Spread the word to promote coffee being served with froths, syrups, creamers and sweeteners – and sans mold! Hopefully, you’ll never again say coffee maker mold is making you sick!​

8 comments
Cat - last year

I’ve been very sick with all these symptoms. Recently my husband took apart the coffee maker to fix it and had to blow out the pipes. What came out was chunks of horrid looking stuff. My doctor has ordered all kinds of xrays and tests and nothing shows. In the meantime I’m very ill. Any suggestions for my doctor on what test’s to order.
Thank you

Reply
    KitchenSanity - last year

    Hi Cat! We’re sorry to hear that you’re not feeling well. We don’t have any recommendations or suggestions for your doctor. Your doctor will be more qualified than us for figuring out the cause of your symptoms. Get well soon!

    Reply
Nancy - 10 months ago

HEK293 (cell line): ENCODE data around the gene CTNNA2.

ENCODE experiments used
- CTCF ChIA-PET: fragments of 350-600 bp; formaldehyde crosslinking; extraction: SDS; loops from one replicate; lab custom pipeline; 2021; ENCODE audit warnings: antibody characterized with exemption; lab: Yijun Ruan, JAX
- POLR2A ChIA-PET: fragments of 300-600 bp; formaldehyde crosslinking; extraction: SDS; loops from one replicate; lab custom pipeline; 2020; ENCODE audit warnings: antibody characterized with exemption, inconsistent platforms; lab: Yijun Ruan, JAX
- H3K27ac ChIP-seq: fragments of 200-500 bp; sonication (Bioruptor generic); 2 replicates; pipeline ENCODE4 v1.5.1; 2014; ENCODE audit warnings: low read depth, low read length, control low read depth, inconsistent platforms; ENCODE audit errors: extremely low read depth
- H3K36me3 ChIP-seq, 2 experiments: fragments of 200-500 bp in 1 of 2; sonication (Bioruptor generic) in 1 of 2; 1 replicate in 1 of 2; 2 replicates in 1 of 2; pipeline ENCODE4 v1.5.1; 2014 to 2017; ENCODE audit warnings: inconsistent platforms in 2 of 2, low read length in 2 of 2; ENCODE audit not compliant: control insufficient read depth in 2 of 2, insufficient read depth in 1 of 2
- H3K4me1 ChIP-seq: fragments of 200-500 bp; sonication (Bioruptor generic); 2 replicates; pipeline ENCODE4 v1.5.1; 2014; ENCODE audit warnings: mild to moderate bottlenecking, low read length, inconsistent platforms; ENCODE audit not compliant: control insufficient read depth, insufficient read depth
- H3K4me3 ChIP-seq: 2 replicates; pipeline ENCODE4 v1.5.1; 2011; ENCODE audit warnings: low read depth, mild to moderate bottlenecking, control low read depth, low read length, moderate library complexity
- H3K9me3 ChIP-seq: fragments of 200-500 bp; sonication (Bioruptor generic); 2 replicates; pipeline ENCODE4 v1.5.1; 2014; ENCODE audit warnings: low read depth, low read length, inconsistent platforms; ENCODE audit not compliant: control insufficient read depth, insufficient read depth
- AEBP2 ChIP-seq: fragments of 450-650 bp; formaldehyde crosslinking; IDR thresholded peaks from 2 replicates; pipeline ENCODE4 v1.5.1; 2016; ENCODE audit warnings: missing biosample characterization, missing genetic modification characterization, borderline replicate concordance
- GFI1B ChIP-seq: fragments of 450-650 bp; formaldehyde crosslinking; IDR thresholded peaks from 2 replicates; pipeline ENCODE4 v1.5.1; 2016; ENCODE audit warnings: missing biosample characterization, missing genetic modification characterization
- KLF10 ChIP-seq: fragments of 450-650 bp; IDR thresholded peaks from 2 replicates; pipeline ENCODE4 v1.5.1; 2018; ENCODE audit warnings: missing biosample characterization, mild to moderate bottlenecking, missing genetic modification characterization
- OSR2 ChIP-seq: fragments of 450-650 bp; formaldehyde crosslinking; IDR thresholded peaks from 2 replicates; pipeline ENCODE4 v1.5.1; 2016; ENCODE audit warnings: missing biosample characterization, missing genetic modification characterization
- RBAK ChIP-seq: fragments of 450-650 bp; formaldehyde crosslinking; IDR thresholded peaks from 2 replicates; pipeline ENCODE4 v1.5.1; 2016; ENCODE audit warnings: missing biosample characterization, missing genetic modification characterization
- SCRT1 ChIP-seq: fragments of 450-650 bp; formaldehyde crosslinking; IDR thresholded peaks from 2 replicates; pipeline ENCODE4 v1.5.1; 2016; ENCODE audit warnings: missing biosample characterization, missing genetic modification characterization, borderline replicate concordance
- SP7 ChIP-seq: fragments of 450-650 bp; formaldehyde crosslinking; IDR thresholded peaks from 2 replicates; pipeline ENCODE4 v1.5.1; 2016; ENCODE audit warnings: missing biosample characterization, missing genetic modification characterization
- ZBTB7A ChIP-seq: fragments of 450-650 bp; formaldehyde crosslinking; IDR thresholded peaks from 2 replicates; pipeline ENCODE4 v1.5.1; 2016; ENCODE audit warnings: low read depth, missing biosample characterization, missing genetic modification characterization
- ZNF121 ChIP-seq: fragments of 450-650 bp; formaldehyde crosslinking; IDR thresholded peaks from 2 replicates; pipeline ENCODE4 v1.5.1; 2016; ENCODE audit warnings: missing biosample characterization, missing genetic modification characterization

I have thrown up & had diarrhea at least 7 times since 7:00 tonite with sore legs & chills as well. I drink 3+ cups of coffee each morn. Are these syptoms associated with keurig Brewers?

Reply
    KitchenSanity - 10 months ago

    Hi Nancy,

    Sorry to hear that you’re not feeling well. We aren’t able to give you medical advice, but it sounds like you should see a doctor.

    It’s possible for a Keurig machine to grow mold (just like any other coffee maker), especially if you don’t keep up with regular cleaning and maintenance. We have an article on cleaning and descaling here: https://www.kitchensanity.com/coffee/how-to-clean-a-keurig/

    Get well soon!

    Reply
Cindi - 6 months ago